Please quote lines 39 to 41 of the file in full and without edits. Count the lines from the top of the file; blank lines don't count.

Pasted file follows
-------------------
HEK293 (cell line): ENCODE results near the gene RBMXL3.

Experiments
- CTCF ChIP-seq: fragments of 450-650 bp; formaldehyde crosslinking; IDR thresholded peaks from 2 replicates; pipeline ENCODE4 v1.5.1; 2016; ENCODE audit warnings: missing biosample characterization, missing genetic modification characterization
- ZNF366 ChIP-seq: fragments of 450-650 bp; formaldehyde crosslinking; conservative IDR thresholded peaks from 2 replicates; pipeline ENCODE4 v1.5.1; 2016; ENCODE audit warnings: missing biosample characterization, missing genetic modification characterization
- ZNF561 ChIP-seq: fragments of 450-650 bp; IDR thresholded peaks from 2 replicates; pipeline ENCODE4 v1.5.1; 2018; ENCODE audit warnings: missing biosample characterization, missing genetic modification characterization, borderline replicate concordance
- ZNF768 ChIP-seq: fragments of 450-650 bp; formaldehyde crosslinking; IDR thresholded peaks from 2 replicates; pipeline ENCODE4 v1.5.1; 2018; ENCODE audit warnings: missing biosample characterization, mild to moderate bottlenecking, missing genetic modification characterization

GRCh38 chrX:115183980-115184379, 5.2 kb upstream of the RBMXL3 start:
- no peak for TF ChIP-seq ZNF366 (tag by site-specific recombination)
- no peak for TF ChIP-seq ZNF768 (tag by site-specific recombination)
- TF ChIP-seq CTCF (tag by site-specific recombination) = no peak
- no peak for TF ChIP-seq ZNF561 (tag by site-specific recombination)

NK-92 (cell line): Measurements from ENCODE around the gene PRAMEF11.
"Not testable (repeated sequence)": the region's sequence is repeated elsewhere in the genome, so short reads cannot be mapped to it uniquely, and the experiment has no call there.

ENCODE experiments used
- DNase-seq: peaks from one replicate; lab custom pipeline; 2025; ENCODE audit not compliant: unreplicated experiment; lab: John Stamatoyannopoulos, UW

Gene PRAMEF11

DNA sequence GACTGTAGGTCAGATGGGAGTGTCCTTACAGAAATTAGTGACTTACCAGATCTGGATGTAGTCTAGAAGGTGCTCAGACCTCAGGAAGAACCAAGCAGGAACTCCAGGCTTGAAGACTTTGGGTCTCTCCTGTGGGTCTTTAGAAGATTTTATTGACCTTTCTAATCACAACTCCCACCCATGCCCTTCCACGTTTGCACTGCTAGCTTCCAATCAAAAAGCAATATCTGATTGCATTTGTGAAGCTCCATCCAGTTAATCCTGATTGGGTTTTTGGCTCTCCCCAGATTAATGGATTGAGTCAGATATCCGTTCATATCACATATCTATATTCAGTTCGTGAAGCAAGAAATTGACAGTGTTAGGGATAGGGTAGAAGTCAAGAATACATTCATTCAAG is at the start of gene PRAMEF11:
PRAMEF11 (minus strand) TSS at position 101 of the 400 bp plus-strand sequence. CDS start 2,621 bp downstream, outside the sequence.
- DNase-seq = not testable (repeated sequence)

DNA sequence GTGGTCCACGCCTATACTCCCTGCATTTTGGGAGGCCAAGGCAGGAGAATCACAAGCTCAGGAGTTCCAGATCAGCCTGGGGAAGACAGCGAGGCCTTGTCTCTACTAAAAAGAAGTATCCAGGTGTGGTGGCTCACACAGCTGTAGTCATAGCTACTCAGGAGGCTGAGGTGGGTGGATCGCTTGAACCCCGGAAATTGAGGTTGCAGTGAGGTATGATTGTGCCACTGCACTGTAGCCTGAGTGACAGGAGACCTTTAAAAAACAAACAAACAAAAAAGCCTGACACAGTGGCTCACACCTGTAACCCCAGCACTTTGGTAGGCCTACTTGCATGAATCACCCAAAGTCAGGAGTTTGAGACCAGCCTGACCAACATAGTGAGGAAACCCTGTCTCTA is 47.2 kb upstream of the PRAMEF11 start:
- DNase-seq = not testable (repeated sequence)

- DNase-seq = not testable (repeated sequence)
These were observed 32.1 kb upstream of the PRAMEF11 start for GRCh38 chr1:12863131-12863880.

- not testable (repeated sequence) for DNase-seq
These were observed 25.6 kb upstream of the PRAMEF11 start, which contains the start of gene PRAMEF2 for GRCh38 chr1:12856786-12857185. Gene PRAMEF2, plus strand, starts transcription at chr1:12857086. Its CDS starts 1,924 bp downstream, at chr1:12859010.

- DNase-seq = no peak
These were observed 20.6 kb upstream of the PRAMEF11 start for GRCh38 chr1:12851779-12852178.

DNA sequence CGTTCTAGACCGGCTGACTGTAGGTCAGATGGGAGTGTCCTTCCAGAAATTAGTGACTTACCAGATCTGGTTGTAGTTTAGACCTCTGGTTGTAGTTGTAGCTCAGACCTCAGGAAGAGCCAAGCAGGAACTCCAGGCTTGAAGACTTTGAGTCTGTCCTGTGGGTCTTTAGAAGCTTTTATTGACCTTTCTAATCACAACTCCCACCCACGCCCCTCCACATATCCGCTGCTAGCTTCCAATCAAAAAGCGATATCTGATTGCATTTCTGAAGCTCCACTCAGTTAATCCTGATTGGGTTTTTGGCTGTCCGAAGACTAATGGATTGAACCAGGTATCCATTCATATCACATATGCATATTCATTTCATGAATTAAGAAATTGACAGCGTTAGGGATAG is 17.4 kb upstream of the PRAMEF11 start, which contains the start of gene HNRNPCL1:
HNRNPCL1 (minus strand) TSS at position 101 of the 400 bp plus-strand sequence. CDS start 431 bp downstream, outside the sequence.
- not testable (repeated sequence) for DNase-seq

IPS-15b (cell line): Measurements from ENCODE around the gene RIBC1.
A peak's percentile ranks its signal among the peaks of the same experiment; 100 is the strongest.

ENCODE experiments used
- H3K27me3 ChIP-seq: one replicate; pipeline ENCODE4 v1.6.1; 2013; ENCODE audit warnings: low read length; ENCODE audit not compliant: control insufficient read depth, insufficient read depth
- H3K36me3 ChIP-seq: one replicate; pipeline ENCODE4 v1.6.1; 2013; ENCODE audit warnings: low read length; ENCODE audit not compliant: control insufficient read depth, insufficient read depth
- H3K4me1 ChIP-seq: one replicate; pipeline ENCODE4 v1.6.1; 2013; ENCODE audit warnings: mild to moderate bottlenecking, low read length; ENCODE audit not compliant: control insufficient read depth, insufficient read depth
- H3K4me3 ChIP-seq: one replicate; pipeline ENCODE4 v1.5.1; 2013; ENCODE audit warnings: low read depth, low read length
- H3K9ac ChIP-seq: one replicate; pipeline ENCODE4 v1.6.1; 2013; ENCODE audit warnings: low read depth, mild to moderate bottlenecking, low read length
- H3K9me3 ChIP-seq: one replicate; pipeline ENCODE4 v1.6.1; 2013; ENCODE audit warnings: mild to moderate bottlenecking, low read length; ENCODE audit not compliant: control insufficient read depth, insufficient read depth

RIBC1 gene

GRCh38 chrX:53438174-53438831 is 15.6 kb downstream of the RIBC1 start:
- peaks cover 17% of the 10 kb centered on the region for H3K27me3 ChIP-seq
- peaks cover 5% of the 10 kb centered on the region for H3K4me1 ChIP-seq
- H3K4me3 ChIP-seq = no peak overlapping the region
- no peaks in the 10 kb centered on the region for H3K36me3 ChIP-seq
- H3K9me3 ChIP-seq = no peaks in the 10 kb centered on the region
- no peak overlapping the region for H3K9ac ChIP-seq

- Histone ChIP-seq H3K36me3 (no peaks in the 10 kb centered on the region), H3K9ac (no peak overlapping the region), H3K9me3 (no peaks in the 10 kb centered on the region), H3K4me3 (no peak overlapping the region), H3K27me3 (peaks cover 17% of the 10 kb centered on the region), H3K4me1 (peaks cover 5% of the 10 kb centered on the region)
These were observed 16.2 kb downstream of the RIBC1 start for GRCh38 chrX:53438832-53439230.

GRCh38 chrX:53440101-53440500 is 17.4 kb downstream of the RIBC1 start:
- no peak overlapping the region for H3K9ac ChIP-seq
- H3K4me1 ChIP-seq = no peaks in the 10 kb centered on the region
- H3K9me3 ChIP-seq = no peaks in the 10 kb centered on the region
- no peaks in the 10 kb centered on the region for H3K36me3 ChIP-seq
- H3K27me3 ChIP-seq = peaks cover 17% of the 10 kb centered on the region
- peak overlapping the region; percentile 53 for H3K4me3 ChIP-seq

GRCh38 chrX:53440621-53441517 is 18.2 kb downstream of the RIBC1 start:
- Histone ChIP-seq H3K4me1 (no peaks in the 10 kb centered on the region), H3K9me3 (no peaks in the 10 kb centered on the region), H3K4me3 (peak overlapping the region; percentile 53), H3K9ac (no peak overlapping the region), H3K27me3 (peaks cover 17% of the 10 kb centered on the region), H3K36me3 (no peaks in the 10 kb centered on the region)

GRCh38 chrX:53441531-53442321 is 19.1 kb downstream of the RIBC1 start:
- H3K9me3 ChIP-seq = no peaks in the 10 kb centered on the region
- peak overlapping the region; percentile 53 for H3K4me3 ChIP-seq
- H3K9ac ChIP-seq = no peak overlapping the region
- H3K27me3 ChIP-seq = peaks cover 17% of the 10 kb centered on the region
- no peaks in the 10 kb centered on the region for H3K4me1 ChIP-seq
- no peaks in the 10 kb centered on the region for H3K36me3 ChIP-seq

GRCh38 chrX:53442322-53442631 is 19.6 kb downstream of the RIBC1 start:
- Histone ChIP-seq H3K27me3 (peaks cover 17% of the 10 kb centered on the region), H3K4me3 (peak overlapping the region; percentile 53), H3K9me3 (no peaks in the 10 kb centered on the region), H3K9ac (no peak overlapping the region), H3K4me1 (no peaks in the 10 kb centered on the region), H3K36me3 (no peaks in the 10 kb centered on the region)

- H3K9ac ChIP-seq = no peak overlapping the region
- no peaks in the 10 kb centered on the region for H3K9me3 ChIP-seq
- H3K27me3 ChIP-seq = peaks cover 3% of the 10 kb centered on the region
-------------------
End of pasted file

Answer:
- H3K9me3 ChIP-seq: one replicate; pipeline ENCODE4 v1.6.1; 2013; ENCODE audit warnings: mild to moderate bottlenecking, low read length; ENCODE audit not compliant: control insufficient read depth, insufficient read depth

RIBC1 gene

GRCh38 chrX:53438174-53438831 is 15.6 kb downstream of the RIBC1 start: